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Petersbourg 4th Septr 1780.

I arrived here yesterday at one o'clock, as I passed by Sr James Harris's door I enquired
if he dined at home and finding it so, I hastened to dress myself and went there. I found
there your letter of the 6th of August, but no other from England. I had been appraised
by a letter I received at Mittau from Pleschijeff that Mr Shairpe had by mistake
notwithstanding the injunctions he had had to the contrary, sent all the other letters to
Moscow, from whence I may be long before they get back here. I observed immediately
that it had been opened, and by certain circumstances leave me scarcely a
doubt of the person by whom. The contents were such as could not but make me very
unhappy but the their being known to a person on whom in short I so much depend made me
a miserable for a while at least almost despair of every thing. did I not desire you not to treat
any thing even under Sir James's direction address which you would not like that he at least should see:
I think I did, I know I had the greatest reason to do it. I have by this time got myself to
consider your accusations with more composure than I could do yesterday, though I cannot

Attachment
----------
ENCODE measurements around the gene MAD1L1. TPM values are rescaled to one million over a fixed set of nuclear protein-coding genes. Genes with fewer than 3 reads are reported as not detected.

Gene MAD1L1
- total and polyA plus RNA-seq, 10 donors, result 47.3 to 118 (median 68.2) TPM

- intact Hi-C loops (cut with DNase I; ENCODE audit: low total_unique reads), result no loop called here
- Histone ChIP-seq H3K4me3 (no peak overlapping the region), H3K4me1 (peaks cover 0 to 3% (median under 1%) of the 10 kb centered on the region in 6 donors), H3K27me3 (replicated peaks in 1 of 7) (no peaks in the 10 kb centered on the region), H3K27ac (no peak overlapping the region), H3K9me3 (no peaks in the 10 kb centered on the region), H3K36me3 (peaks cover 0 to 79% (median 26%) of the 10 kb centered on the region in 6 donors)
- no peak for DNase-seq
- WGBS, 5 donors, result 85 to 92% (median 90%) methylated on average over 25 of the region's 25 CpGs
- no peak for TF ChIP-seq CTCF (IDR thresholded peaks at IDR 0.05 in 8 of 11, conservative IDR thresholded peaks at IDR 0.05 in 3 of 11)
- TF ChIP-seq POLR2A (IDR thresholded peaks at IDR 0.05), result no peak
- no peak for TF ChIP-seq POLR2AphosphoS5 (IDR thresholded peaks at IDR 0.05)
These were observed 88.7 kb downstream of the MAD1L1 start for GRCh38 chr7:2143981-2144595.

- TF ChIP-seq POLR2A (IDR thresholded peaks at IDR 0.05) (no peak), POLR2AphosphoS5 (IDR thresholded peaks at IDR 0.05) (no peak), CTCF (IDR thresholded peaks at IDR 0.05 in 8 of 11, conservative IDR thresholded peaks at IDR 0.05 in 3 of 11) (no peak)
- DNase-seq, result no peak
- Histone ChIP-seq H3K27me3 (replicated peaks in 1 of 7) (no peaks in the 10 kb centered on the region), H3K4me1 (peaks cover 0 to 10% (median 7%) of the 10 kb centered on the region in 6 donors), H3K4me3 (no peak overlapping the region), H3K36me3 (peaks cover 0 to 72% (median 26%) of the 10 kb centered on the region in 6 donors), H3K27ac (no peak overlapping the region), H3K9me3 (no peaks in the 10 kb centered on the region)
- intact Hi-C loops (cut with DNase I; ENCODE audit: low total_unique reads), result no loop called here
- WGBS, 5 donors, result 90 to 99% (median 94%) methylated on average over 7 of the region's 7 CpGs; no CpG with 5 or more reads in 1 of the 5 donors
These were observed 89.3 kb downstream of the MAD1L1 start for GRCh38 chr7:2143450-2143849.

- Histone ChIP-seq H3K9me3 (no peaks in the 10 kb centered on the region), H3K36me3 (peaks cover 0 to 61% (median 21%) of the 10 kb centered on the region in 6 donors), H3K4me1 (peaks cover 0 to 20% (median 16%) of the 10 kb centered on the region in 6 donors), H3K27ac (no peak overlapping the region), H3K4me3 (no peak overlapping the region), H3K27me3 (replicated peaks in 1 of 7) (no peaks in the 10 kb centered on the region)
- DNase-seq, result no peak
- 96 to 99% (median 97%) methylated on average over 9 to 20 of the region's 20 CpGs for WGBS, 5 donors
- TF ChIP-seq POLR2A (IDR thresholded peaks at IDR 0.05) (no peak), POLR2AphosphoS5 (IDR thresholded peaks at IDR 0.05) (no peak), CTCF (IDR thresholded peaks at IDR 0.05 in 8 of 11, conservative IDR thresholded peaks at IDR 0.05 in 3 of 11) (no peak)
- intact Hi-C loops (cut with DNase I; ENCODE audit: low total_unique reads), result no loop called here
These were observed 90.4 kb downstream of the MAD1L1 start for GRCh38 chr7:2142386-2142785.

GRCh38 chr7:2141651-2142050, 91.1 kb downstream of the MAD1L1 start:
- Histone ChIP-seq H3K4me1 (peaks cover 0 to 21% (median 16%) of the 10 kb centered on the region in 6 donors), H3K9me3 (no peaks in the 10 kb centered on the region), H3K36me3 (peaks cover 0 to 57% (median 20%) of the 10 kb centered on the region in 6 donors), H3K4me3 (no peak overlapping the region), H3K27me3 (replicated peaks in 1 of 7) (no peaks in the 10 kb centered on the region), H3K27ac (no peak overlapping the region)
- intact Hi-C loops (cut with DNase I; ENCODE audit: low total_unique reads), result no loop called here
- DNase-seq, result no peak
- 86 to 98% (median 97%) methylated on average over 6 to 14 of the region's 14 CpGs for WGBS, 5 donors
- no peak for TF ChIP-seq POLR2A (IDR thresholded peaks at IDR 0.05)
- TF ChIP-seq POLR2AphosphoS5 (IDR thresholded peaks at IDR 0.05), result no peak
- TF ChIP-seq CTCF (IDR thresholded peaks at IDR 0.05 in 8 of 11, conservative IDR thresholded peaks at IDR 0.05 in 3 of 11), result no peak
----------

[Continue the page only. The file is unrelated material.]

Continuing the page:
but think them exceedingly harsh and expressive of very different sentiments from those
which you were used to entertain of me. It is true that fr it is from my letters
only that you can judge of my way of thinking at present, I may for what you
can be certain to the contrary have become since I left England an object no longer
worthy of your affection. This idea alone last night made me miserable, but now
I can bear to think of the possibility of any such an event without making
myself unhappy about it till I have proof of its reality. The whole of these
accusations I am well persuaded are reducible to that one depicting the air of
mystery or as you might have said the real uncommunicativeness which
most certainly must have shewn itself in all my letters. I am confident
myself that were you to know all circumstances you would find very little to blame
me for. A kind of Inaction indeed or indolence I have sometimes had to a very
great degree, but it has luckily so happened that this even had had no bad consequences.

Identifier: | JB/539/079/001
"JB/" can not be assigned to a declared number type with value 539.



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Samuel Bentham



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